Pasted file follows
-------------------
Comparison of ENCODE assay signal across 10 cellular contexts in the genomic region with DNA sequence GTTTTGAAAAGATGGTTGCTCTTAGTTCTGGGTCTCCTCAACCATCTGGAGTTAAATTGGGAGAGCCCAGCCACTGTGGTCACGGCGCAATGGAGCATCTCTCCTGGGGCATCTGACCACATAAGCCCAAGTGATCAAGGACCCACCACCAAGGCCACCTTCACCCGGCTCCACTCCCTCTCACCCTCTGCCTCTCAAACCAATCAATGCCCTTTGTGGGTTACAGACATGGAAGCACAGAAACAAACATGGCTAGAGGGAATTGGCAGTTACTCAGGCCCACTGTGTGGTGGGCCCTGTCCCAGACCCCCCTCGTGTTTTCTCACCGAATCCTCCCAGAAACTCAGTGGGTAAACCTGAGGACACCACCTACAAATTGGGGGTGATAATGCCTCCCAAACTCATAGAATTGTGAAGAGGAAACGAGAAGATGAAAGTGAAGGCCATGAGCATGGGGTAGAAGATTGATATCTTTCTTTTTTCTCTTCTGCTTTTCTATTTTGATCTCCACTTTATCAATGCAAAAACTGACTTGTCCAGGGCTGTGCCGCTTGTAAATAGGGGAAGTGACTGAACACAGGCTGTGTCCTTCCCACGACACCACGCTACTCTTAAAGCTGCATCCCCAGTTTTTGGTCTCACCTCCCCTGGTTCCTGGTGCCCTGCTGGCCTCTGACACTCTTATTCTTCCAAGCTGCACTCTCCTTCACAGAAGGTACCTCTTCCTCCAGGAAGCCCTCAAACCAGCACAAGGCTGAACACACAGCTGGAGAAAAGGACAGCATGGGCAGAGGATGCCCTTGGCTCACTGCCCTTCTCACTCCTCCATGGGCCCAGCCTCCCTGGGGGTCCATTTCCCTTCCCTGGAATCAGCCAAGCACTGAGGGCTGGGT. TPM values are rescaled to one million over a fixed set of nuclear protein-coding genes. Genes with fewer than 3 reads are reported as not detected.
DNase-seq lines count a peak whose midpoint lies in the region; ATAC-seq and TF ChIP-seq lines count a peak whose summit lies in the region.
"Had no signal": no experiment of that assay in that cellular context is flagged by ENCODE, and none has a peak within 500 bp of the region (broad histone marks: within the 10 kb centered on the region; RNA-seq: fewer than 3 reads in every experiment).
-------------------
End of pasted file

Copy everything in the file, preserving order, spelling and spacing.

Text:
Comparison of ENCODE assay signal across 10 cellular contexts in the genomic region with DNA sequence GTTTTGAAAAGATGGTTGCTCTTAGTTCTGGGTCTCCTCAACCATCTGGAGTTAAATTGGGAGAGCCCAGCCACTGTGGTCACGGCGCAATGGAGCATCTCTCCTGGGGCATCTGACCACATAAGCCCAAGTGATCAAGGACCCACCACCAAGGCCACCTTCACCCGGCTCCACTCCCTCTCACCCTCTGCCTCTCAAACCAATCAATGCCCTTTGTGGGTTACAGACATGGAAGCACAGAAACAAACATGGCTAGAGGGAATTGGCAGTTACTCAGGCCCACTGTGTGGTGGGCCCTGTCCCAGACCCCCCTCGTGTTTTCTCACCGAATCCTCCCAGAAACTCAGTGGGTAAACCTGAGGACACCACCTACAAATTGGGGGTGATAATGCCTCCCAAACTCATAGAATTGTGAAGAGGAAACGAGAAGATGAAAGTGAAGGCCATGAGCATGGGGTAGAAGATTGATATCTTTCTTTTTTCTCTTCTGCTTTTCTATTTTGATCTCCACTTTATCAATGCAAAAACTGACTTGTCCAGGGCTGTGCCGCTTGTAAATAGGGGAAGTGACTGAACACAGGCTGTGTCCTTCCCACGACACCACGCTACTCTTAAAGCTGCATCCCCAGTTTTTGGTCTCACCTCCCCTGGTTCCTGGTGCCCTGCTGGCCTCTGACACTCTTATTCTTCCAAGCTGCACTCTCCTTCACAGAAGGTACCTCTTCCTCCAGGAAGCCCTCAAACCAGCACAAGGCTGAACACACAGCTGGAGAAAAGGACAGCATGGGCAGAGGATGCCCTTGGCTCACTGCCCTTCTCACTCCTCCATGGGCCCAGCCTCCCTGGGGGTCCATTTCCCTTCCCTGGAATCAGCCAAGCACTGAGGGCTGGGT. TPM values are rescaled to one million over a fixed set of nuclear protein-coding genes. Genes with fewer than 3 reads are reported as not detected.
DNase-seq lines count a peak whose midpoint lies in the region; ATAC-seq and TF ChIP-seq lines count a peak whose summit lies in the region.
"Had no signal": no experiment of that assay in that cellular context is flagged by ENCODE, and none has a peak within 500 bp of the region (broad histone marks: within the 10 kb centered on the region; RNA-seq: fewer than 3 reads in every experiment).